Some cases of swine flu suspected in N.C.
Posted April 27, 2009
Updated April 28, 2009
Raleigh, N.C. — The state's health director said Monday afternoon that there are suspected cases of swine flu in North Carolina, but declined to say how many cases or where they were located.
Dr. Jeffrey Engel said Monday evening that officials are involuntarily isolating patients who may have the virus. He declined to specifically say how many suspected cases were in the state, noting that the number is always changing, and he declined to say where they were located.
"We're working very closely with providers, and they are investigating cases on a daily basis," Engel said. "It's a very fluid situation and there will be suspect cases. People travel all the time."
Investigators were gathering specimens and hope to know whether the cases are "probable" some time Tuesday and will seek confirmations by Wednesday.
Federal health officials have confirmed 40 cases in the United States – in New York, Ohio, Kansas, Texas and California. Of those, only one person has been hospitalized and all have recovered. That's in contrast to Mexico, where the suspected death toll was at 149, with more than 1,600 cases reported.
Track swine flu cases across the globe.
Engel said the suspected cases are related to travel, mostly to Mexico. He said nobody has been hospitalized and that the suspected cases have been ordered to in-home isolation.
Along with the travel history, Engel said the suspected cases involve patients with severe flu symptoms. The state is encouraging providers to only report more severe cases – people with higher fevers or more prominent respiratory problems.
Engel said he expects the number of suspected cases to increase. "This is dynamic," he said.
At a news briefing Monday morning, Engel said the state is "better prepared" than ever to handle any potential outbreak of the virus in North Carolina. The state has a stockpile of 660,000 doses of treatment for the flu, if necessary.
He urged residents to take precautions by staying at home if they present with flu-like symptoms, wash their hands frequently with soap and water for at least 15 seconds, and see a doctor if flu symptoms become serious.
"To ward off any potential, just be prudent as you would during normal flu season," he said.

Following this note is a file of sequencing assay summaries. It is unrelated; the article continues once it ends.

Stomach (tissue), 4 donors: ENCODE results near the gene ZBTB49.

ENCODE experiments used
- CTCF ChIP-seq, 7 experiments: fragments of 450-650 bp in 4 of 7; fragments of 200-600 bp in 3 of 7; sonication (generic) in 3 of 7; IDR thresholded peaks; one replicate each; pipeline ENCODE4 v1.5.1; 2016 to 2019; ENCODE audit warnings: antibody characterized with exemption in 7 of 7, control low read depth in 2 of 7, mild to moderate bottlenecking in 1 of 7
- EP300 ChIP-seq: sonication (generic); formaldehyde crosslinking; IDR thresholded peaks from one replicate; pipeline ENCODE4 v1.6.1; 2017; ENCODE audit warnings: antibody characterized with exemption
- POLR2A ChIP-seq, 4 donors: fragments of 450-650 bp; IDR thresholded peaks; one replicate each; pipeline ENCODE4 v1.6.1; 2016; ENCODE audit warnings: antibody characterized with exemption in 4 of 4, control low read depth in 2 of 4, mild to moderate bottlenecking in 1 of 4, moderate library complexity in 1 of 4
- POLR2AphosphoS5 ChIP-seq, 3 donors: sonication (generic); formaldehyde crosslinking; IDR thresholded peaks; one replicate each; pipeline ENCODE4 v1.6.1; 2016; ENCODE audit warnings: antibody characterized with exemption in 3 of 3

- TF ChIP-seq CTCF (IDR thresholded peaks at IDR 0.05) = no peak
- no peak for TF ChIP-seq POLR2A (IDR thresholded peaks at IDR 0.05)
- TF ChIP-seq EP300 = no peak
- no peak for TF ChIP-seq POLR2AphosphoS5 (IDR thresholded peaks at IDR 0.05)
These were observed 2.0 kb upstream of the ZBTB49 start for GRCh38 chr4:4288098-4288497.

But, Engel said, there's one thing people don't have to stop doing in order to avoid the swine flu: eating pork.
"You can't catch the flu through eating any food item," he said.
That announcement was welcome news for those who profit from pork such as restaurants and grocery stores. "That would affect our business" if people were afraid to eat pork, said Worth Westbrook, co-owner of McCall's Bar-B-Que & Seafood in Clayton.
"I am not too concerned, because I love barbecue," said McCall's customer Glenn Hines, who filled up his plate at the buffet while updates on the swine flu played on television screens.
Gov. Bev Perdue, in a statement Monday morning, also advised people to be careful and take proper preventative measures and that she is confident in the state's readiness to handle a potential pandemic.
"North Carolina is equipped with a full supply of antiviral medications and personal protective supplies such as face masks," Perdue said. "We have public health teams ready to deploy to any community in our state that needs assistance."
Local hospitals, meanwhile reviewed emergency plans, many of which were put in place after the SARS epidemic in 2003 that infected more than 8.000 people and caused 74 deaths worldwide.
"We all have plans on how to deal with that," Dr. David Weber, an infectious diseases expert at UNC Hospitals. "The hospital has detailed 20-page plan."
Weber said it includes how to protect staff treating patients. He also said the hospital has enough protective gear to last up to six months.
"We have ability for rapid communications and to expand the number of both beds within the hospital and clinic availability, if wee need, too,' he added.
On the higher-education level, UNC System President Erskine Bowles asked universities to review their emergency plans and distribute basic information on flu prevention.
At the University of North Carolina at Chapel Hill, students preparing for final exams said they were concerned about the swine flu because of the number of people in the college environment who travel.
"I guess there are a lot of people coming in and out, so it could be more likely to happen here," sophomore Jill Zartman said.